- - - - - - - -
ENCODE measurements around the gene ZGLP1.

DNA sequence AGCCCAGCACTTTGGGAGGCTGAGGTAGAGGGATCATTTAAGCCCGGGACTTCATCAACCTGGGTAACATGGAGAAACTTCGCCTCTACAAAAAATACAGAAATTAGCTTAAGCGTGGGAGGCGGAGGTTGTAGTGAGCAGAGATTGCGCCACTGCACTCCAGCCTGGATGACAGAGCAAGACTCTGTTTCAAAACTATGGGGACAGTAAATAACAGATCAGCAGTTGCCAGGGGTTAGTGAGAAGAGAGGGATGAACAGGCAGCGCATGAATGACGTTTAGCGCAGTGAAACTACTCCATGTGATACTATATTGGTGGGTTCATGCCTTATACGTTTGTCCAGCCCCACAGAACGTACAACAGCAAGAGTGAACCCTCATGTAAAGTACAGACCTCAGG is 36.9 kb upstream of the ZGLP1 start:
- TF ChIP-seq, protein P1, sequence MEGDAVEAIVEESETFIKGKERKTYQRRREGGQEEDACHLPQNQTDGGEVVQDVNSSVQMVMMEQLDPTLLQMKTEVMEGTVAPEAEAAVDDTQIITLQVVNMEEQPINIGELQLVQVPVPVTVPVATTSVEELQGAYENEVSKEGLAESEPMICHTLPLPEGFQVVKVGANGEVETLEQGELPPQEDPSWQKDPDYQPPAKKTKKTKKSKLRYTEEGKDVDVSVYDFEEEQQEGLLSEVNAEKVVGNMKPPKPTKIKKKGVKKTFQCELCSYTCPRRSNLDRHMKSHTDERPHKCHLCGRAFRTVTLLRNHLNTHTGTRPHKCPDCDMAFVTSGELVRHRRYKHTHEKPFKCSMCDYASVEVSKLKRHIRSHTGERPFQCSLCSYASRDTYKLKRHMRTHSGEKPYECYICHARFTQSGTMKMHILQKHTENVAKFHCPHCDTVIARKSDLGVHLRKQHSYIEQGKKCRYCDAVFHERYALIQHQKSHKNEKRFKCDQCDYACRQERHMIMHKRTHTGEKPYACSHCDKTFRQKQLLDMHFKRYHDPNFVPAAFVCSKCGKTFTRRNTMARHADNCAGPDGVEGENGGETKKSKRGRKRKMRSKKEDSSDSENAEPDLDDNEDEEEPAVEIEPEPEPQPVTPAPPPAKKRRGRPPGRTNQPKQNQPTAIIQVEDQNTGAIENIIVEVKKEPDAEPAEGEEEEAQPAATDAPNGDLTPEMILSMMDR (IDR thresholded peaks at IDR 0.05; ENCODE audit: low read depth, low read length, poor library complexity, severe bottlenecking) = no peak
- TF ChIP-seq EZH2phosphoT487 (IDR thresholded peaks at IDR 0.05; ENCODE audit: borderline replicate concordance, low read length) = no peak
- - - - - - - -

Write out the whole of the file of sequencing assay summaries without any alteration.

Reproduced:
ENCODE measurements around the gene ZGLP1.

DNA sequence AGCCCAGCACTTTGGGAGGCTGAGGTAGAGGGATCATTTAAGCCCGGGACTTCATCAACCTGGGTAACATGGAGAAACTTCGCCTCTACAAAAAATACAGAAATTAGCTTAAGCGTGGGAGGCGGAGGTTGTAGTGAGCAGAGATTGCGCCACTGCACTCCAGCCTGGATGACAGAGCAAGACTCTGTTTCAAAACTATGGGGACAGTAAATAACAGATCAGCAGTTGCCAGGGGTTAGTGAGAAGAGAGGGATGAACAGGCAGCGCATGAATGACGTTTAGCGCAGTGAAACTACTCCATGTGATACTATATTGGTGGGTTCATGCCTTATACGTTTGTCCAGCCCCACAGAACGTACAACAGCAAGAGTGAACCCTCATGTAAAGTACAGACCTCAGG is 36.9 kb upstream of the ZGLP1 start:
- TF ChIP-seq, protein P1, sequence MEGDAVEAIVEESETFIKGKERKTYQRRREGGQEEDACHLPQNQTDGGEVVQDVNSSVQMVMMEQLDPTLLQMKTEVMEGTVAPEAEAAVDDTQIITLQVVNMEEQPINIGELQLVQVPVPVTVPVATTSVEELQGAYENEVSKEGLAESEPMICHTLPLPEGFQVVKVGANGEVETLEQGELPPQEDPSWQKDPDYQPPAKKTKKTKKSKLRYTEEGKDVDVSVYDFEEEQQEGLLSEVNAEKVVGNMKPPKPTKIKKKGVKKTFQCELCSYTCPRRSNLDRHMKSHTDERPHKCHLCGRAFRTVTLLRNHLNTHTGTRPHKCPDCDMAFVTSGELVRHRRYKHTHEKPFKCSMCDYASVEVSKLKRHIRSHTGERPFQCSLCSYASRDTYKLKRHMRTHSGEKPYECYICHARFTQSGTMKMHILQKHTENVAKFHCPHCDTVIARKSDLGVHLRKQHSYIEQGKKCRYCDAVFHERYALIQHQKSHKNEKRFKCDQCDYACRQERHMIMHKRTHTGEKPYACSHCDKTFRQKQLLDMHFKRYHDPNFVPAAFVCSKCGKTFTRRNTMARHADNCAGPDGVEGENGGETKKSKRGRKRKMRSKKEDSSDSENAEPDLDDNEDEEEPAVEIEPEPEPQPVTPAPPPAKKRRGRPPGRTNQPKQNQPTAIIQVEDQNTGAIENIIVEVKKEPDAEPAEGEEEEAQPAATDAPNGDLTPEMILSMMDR (IDR thresholded peaks at IDR 0.05; ENCODE audit: low read depth, low read length, poor library complexity, severe bottlenecking) = no peak
- TF ChIP-seq EZH2phosphoT487 (IDR thresholded peaks at IDR 0.05; ENCODE audit: borderline replicate concordance, low read length) = no peak